I taught myself how to marble through trial and error. I bought one of those marbling kits from Amazon which did come with instructions, but only for the tiny amounts of unlabelled inks within the pack. When this all ran out I sourced my own versions of the mordant, size and inks, but it just wasn’t the same. So I’ve been experimenting and discovering my own methods ever since.
Over the years I have scoured the internet for recipes, tips and tricks to learn how to marble, but never why. Why did people start doing this? And when?
Along with pizza and pavlova, marbling’s origin is difficult to trace. A Chinese scholar wrote of the “four treasure of the study"', namely the ink stick, ink stone (for grinding ink), ink brush and paper, in 986 CE. The scholar’s text describes decorative papers as Liu Sha Jian meaning “drifting-sand” or “flowing-sand notepaper".
The composition of this flowing-sand notepaper is brilliant, and must have smelt pretty amazing. The ‘size’, which is the thick liquid used to drop colours onto, was made of fermented flour paste mixed with colours. An alternative recipe used honey locust pods, and ginger was used to disperse colours in the marble bath. A hairbrush was then beaten over the top of the bath, and as the dandruff fell onto the swirling liquids, colours would form together.
Marbling reached Iran and central Asia by the 15th Century and was known under many names. ‘Abrī’ in Persian, ‘ebre’ in Chagatai and now the well-known ‘ebru’ in Turkish. In Iran it is often called ‘abr-o-bâd’ which translates as ‘cloud and wind’. By the 16th Century, artists in Turkey, Persia and India were developing their recipes, which would also have been plant-based and sweet-smelling. Astralagus tragacantha, fenugreek and Orchis mascula were all used to thicken a water bath.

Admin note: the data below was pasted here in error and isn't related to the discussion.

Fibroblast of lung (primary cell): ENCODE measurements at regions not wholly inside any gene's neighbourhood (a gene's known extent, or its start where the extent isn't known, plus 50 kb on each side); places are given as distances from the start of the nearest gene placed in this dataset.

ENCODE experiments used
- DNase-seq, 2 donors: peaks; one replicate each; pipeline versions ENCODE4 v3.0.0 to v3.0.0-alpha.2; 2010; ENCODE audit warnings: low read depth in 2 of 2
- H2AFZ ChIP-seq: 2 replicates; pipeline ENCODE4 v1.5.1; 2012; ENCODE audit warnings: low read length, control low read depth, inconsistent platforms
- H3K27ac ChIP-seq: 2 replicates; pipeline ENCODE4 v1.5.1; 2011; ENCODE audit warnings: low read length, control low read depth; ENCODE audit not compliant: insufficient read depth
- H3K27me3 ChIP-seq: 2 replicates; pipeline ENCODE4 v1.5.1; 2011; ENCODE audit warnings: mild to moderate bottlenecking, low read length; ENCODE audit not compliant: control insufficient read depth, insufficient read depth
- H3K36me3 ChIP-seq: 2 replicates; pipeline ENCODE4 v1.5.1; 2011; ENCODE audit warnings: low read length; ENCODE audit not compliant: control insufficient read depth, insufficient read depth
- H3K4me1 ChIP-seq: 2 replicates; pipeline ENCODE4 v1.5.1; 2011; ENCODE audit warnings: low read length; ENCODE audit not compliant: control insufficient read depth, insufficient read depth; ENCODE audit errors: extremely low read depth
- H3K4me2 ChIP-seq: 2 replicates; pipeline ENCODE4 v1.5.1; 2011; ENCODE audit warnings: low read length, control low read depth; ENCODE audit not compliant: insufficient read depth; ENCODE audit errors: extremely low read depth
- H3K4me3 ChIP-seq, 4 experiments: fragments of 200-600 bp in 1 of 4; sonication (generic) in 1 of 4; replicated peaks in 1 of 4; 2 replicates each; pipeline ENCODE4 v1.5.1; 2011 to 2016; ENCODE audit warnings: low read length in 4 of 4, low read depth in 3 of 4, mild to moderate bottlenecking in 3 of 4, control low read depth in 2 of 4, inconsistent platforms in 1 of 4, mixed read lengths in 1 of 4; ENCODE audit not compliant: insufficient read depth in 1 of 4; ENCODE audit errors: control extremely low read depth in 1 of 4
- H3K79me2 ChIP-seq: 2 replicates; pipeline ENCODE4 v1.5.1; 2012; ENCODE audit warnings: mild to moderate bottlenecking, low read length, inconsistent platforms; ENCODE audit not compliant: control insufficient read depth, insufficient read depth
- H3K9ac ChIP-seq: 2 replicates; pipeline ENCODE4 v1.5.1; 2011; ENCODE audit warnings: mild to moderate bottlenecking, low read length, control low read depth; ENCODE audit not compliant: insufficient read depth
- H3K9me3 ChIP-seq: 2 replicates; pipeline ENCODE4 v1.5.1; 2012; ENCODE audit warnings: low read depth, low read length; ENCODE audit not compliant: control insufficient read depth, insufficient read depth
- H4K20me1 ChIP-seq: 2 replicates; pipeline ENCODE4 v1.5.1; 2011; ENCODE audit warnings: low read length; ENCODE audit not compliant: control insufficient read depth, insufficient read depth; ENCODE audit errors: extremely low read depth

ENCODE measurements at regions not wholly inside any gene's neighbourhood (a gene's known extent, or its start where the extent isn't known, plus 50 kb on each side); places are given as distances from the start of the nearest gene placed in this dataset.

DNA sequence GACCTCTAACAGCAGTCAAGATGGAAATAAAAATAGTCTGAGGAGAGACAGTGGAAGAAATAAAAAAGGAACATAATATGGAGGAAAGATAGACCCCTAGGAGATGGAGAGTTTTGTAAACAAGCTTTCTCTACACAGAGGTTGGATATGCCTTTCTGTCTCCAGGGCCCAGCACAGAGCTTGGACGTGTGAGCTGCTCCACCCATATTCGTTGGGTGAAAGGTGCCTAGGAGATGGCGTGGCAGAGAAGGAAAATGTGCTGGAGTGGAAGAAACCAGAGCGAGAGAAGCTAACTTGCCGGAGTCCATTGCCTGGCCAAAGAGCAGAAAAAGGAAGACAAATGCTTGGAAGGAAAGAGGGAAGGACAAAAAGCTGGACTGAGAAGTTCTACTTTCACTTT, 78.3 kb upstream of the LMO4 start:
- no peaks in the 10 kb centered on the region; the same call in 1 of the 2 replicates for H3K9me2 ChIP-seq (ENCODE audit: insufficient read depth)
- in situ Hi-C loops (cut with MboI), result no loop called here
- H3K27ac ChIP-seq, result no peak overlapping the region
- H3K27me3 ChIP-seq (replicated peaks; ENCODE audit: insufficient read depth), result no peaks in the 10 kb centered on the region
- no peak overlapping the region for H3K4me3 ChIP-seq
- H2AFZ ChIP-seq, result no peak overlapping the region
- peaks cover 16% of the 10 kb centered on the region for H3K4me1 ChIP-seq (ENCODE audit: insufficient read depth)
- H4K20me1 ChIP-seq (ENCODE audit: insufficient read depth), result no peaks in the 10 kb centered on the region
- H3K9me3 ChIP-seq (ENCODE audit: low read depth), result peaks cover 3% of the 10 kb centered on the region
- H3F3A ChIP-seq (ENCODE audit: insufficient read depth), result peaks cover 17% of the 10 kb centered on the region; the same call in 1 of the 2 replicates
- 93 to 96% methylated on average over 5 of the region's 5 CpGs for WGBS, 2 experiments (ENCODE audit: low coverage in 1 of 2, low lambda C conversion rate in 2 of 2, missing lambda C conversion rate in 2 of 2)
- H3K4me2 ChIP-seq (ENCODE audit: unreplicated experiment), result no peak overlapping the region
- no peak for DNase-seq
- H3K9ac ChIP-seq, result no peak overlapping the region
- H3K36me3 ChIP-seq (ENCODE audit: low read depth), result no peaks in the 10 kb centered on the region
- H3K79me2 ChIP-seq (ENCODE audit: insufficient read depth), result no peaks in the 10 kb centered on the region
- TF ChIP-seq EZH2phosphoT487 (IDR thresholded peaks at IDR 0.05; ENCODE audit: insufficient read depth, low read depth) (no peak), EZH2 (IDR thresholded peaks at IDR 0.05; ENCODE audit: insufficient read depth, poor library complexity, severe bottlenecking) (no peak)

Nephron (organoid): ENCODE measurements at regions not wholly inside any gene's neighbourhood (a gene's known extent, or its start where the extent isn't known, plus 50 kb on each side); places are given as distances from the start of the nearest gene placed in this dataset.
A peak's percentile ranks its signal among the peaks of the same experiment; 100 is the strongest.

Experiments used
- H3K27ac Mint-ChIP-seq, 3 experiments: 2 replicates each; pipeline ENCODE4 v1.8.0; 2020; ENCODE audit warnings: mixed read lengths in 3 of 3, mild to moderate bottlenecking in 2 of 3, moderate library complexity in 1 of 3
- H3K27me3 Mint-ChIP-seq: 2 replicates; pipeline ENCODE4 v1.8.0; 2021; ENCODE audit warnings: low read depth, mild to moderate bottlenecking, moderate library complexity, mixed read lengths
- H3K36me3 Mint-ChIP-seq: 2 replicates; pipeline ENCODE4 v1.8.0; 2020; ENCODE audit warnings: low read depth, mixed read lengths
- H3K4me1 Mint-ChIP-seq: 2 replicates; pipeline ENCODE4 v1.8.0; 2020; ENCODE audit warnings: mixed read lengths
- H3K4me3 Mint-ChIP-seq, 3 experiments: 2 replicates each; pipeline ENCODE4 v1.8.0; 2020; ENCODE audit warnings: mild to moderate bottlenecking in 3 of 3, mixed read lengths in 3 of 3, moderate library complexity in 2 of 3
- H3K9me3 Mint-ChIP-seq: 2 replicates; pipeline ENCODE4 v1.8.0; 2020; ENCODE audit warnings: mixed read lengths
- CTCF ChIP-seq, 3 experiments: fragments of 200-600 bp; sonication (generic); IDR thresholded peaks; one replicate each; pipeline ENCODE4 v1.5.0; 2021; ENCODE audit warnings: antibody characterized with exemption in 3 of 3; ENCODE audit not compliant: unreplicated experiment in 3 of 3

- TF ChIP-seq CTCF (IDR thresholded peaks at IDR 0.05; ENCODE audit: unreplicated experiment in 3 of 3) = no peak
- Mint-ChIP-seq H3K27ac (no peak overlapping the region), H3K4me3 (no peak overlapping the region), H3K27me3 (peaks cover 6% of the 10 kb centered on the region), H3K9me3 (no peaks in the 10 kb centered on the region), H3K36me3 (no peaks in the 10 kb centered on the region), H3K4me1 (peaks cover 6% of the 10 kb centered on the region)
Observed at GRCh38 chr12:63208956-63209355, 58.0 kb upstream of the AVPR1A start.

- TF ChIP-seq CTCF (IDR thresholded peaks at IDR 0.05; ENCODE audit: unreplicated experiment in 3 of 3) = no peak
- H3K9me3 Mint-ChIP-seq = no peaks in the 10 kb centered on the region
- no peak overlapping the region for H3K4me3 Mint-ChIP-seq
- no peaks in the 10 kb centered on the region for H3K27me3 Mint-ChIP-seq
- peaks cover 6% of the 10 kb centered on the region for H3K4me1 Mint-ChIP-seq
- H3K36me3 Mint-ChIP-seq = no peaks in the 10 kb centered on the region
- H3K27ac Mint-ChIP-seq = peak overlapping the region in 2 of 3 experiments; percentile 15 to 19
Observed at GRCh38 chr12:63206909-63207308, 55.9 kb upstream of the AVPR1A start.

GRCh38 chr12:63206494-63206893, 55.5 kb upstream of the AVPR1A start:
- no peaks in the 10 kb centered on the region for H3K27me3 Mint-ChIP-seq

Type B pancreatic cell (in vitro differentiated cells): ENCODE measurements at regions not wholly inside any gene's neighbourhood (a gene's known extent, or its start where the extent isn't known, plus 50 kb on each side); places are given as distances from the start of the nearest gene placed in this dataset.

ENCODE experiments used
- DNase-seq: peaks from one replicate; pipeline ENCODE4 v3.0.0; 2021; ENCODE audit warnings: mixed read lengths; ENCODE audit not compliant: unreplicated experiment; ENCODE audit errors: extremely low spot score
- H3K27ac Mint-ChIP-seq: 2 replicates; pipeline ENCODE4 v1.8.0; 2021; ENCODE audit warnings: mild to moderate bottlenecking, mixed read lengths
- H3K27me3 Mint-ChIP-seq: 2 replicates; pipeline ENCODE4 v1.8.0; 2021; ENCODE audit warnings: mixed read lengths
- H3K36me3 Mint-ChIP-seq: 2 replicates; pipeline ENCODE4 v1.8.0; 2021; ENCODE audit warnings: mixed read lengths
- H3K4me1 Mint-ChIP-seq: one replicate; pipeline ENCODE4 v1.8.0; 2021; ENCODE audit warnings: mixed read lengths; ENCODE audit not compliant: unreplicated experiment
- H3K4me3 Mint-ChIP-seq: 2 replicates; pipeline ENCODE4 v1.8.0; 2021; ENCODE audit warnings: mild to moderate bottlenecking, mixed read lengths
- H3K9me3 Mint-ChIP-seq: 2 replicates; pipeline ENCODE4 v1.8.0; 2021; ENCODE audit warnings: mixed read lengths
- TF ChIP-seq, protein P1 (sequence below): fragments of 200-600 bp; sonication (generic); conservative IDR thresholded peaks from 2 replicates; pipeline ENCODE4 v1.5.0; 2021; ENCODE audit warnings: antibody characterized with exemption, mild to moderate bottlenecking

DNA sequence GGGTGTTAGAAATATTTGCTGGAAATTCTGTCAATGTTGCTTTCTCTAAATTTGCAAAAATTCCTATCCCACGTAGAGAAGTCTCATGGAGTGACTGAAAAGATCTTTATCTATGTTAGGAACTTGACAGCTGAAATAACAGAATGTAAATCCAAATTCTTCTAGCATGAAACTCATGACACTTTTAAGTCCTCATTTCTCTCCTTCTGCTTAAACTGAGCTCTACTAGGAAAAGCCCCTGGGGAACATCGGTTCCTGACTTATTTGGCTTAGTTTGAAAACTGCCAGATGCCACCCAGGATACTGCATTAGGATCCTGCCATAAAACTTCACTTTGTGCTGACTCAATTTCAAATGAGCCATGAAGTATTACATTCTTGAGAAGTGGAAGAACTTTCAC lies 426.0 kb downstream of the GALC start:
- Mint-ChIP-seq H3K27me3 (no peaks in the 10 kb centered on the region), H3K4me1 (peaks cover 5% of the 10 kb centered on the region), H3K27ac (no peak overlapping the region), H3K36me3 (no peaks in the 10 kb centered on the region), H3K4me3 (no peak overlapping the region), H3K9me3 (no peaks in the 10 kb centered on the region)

This reminds me of a visit I made to the Towner Gallery’s exhibition ‘Ravilious & Co: The Pattern of Friendship’ in 2017. Tirzah Garwood, who happened to be Eric Ravilious’ wife, created her own interesting and unconventional methods of paper marbling. using diluted oil paints. I read her ingredients list somewhere, I must find that. I love her style so much!
I also read somewhere that because marbling is a form of monoprinting, where you can only create a unique, one-of-a-kind print each time, it was used as a means of preventing document forgery. Marbled paper was therefore used to write not only important documents, but high-value gifts and letters. I love the idea of bringing back marbled paper as a way of authenticating a document. Perhaps I shall write my will on it? Or marble my cheque book?
So I’m now thinking about breaking out of my habits and trying some more radical, or historical, recipes for marbling. I might not go so far as sprinkling dandruff on the bath, but the concept of more ‘natural marbling’ appeals to me. I have used synthetic size now for years, as it’s much cheaper and doesn’t go off. Very handy when you are running workshops. But, I am ashamed to say this, I have never used Irish Moss, or carrageenan, which has been used by marblers in Europe since at least the 19th Century. I’ve also been thinking about ways of dispersing colour on the marble bath in a more natural way. Not ideal for a summer project but I plan on seeing what rain does…to be continued…